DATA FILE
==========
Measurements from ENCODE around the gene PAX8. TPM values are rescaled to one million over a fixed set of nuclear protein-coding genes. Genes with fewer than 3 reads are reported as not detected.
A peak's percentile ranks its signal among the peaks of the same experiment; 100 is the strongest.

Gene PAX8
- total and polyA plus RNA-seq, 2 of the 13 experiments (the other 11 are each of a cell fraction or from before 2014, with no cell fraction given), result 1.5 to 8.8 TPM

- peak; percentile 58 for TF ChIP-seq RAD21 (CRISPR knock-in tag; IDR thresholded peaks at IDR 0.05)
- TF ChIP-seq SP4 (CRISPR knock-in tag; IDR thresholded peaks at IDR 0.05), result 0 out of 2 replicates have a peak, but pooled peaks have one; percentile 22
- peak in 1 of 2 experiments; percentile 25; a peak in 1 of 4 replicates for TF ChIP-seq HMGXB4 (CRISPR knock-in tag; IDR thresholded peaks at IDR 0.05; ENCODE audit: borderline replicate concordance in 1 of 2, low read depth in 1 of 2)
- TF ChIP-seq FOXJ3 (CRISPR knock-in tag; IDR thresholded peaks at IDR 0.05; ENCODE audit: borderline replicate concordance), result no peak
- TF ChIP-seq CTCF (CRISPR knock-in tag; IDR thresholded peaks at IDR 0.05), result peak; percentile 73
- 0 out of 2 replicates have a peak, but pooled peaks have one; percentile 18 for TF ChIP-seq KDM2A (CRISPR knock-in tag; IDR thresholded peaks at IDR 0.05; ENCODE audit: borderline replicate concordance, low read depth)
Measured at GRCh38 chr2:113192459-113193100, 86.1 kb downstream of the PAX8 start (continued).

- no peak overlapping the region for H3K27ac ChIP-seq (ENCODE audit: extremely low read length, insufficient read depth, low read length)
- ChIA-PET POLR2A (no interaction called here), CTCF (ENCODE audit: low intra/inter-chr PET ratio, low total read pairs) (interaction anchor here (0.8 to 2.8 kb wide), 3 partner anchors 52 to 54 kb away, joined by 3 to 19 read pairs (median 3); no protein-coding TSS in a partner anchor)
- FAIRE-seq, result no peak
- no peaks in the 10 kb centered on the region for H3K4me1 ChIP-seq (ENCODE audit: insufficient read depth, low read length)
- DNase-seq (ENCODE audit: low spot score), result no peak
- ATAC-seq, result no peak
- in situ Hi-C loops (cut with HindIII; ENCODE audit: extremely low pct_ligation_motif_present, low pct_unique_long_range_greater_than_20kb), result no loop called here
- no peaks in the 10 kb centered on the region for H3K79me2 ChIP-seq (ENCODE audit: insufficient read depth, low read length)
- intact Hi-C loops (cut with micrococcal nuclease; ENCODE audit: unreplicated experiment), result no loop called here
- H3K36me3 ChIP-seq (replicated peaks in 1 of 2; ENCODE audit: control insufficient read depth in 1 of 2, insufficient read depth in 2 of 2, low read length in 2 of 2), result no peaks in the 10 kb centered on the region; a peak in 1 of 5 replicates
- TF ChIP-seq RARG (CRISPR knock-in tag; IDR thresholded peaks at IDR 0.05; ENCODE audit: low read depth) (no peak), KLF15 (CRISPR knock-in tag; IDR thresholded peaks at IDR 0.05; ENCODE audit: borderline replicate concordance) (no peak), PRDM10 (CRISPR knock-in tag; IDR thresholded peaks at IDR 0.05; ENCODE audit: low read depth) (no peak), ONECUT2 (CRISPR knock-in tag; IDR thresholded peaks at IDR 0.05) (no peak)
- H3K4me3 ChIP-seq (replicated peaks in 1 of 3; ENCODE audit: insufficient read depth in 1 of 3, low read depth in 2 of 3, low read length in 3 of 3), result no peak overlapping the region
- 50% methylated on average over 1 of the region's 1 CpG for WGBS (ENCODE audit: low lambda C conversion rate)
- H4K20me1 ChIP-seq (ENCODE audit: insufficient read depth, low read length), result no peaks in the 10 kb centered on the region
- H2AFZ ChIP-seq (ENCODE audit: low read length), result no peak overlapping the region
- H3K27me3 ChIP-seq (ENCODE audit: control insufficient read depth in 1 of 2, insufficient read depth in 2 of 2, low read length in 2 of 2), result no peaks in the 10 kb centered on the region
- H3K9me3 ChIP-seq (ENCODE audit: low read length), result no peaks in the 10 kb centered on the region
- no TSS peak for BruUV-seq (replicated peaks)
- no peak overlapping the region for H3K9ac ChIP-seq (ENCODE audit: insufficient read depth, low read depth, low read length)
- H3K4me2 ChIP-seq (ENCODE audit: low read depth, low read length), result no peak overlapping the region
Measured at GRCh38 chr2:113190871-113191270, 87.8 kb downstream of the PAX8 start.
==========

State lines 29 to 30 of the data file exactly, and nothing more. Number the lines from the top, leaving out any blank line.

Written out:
- no TSS peak for BruUV-seq (replicated peaks)
- no peak overlapping the region for H3K9ac ChIP-seq (ENCODE audit: insufficient read depth, low read depth, low read length)